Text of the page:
When I was a kid, I used to read my grandmother’s back issues of Architectural Digest. While reading, I envisioned that as an adult, I would live in a giant modern mansion or maybe a penthouse in New York or Paris.
At a certain point, I put aspirations for the incredible wealth that would fund such a lifestyle aside for what I believed were more fulfilling goals.
At least until now. I just visited the Architectural Digest website, fully expecting to be turned off by whatever egregious Louis XIV penthouse or Tuscan country home they were profiling.
Instead, those old feelings of covetousness came roaring back. There was nothing particularly laughable for instance about the “Greenwich Village Townhouse gets a warm modern new look” or the “Classic Hamptons country house gets a modern update.”
Maybe I do wish I were super rich and am envious of the .1 percent. Break out the pitchforks, right?
But then, I saw this, from the un-named owner of a “Rustic Alpine hideaway” :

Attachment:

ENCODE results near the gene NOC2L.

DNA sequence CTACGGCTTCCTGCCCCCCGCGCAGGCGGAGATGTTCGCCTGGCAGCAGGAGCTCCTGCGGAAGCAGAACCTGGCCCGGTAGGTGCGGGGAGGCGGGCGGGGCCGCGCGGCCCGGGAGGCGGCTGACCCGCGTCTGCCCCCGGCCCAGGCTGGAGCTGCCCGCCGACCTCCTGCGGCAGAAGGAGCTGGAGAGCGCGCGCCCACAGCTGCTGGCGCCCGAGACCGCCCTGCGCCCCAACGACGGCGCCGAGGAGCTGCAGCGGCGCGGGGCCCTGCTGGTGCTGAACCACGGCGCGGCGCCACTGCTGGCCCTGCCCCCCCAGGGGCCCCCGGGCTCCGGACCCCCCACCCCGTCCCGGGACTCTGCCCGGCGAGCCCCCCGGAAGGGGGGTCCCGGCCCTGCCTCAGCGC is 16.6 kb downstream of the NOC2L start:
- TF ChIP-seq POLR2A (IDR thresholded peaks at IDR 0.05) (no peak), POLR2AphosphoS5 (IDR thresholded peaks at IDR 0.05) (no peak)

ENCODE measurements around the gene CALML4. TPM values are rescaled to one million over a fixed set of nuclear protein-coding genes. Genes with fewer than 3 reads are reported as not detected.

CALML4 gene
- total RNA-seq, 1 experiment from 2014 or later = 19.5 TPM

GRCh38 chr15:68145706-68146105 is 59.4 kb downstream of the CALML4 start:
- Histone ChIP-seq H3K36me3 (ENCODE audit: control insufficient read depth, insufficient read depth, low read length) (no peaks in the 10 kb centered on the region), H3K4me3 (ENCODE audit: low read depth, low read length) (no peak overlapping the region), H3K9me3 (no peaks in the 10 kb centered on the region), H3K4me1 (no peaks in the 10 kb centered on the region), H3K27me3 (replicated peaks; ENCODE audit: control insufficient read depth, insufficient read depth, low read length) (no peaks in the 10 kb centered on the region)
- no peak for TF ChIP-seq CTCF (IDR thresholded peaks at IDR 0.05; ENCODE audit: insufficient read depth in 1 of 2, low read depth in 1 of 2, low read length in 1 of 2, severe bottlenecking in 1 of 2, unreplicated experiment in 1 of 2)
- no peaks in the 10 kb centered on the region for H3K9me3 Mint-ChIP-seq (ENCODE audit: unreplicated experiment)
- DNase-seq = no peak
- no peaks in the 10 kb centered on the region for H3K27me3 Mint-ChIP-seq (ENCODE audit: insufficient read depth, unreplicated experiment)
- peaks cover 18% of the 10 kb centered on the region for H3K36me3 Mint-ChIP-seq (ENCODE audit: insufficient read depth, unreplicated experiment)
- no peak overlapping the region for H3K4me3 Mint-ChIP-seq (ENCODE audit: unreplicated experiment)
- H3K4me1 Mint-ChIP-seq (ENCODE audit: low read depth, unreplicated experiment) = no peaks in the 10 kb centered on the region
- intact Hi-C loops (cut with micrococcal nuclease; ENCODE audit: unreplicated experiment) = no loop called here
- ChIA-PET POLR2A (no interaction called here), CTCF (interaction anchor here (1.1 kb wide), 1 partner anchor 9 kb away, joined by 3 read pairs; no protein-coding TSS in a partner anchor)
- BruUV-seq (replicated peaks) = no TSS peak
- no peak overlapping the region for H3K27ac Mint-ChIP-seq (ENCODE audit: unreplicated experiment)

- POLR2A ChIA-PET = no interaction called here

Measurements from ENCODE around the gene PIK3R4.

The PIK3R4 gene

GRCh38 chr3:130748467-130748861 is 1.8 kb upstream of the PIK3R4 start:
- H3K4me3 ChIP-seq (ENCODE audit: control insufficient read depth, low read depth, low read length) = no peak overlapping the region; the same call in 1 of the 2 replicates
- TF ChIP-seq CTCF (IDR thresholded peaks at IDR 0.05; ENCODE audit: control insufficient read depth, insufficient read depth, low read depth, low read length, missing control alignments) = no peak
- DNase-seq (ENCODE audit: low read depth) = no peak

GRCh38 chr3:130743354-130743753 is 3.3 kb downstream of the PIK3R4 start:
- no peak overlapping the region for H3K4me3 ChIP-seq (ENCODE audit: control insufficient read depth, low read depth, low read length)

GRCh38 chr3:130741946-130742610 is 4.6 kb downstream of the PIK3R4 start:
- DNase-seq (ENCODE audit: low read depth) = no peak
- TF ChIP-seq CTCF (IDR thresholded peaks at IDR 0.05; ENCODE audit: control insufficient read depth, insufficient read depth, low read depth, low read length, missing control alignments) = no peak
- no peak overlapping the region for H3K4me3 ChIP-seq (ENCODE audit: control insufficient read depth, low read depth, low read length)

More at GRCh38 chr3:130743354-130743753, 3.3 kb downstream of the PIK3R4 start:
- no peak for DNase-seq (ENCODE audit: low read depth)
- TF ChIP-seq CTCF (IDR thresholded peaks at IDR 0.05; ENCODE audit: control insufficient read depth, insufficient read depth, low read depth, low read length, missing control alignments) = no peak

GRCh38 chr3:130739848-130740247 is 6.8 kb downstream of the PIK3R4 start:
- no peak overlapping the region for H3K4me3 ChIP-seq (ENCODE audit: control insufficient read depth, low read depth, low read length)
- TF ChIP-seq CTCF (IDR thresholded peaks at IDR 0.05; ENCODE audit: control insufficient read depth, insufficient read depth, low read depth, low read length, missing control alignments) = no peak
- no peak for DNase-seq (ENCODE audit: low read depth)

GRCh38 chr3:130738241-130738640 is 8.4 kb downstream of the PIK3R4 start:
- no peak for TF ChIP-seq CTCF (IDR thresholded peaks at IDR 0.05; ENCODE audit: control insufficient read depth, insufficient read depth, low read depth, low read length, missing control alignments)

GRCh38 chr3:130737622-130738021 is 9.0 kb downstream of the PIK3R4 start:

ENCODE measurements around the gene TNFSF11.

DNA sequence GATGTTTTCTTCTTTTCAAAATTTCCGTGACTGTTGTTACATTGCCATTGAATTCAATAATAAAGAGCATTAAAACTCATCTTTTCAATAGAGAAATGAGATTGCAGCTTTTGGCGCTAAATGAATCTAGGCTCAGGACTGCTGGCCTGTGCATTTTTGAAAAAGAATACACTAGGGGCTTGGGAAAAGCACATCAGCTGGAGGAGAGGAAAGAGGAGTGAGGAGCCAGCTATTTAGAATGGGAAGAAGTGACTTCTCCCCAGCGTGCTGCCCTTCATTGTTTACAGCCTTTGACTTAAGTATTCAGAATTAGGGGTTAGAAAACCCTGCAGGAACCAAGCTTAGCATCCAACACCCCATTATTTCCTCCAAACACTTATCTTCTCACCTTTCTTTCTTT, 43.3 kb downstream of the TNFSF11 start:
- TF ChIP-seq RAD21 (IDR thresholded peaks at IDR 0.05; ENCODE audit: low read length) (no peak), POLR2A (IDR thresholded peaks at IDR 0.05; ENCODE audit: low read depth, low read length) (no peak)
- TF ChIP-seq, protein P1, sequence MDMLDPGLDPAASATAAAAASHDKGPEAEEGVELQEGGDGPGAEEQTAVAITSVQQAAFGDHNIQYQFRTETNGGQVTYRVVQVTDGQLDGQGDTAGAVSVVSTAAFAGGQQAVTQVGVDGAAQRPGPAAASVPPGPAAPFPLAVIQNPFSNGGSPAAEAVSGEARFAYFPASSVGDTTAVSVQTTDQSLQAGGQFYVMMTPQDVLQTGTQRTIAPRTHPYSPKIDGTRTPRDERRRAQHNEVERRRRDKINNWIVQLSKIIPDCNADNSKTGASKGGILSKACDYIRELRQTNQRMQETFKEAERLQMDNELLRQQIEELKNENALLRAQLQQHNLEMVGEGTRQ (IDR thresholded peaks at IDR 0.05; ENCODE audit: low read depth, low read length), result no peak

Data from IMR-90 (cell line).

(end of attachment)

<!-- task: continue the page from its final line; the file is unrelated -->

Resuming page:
“I live in the modern world, surrounded by the glare of computer screens and the buzz of high technology,” says the client, who uses the property as a winter getaway for himself, his wife, and their two children. “During working hours I am disconnected from such basic experiences as reading a book for the sake of it or relishing an hour of silence. When I come home, I have a natural longing for a place that will reconnect me to an uncomplicated way of life, one that is rooted in the past.“
This uncomplicated way of life? A "four-story Saint Moritz retreat… entered through the top floor, where a partially glazed front door opens to a vaulted entrance hall cobbled with concentric diamonds of mottled stone.”
I’m not sure I’m capable of living in the kind of alternate reality where “trompe l’oeil balustrades scratched into the plaster walls in a regional style of decoration known as sgraffito” is “an uncomplicated way of life.”